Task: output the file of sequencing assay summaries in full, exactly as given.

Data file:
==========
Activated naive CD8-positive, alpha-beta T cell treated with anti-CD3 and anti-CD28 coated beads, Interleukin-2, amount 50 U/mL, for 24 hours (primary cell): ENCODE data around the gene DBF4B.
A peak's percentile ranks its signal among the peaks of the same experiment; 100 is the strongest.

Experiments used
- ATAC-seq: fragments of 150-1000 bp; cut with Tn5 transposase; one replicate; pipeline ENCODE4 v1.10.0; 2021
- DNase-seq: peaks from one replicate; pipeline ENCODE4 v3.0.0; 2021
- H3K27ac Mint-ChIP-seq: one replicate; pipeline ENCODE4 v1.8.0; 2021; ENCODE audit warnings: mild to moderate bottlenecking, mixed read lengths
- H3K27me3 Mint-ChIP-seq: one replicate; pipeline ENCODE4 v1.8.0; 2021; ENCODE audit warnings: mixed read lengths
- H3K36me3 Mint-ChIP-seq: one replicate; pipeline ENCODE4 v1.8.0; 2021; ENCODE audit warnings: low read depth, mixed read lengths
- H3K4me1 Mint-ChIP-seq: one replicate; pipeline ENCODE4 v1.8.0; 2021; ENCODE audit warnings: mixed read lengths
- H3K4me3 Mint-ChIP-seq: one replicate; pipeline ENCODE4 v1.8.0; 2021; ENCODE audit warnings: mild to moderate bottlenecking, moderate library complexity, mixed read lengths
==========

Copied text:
Activated naive CD8-positive, alpha-beta T cell treated with anti-CD3 and anti-CD28 coated beads, Interleukin-2, amount 50 U/mL, for 24 hours (primary cell): ENCODE data around the gene DBF4B.
A peak's percentile ranks its signal among the peaks of the same experiment; 100 is the strongest.

Experiments used
- ATAC-seq: fragments of 150-1000 bp; cut with Tn5 transposase; one replicate; pipeline ENCODE4 v1.10.0; 2021
- DNase-seq: peaks from one replicate; pipeline ENCODE4 v3.0.0; 2021
- H3K27ac Mint-ChIP-seq: one replicate; pipeline ENCODE4 v1.8.0; 2021; ENCODE audit warnings: mild to moderate bottlenecking, mixed read lengths
- H3K27me3 Mint-ChIP-seq: one replicate; pipeline ENCODE4 v1.8.0; 2021; ENCODE audit warnings: mixed read lengths
- H3K36me3 Mint-ChIP-seq: one replicate; pipeline ENCODE4 v1.8.0; 2021; ENCODE audit warnings: low read depth, mixed read lengths
- H3K4me1 Mint-ChIP-seq: one replicate; pipeline ENCODE4 v1.8.0; 2021; ENCODE audit warnings: mixed read lengths
- H3K4me3 Mint-ChIP-seq: one replicate; pipeline ENCODE4 v1.8.0; 2021; ENCODE audit warnings: mild to moderate bottlenecking, moderate library complexity, mixed read lengths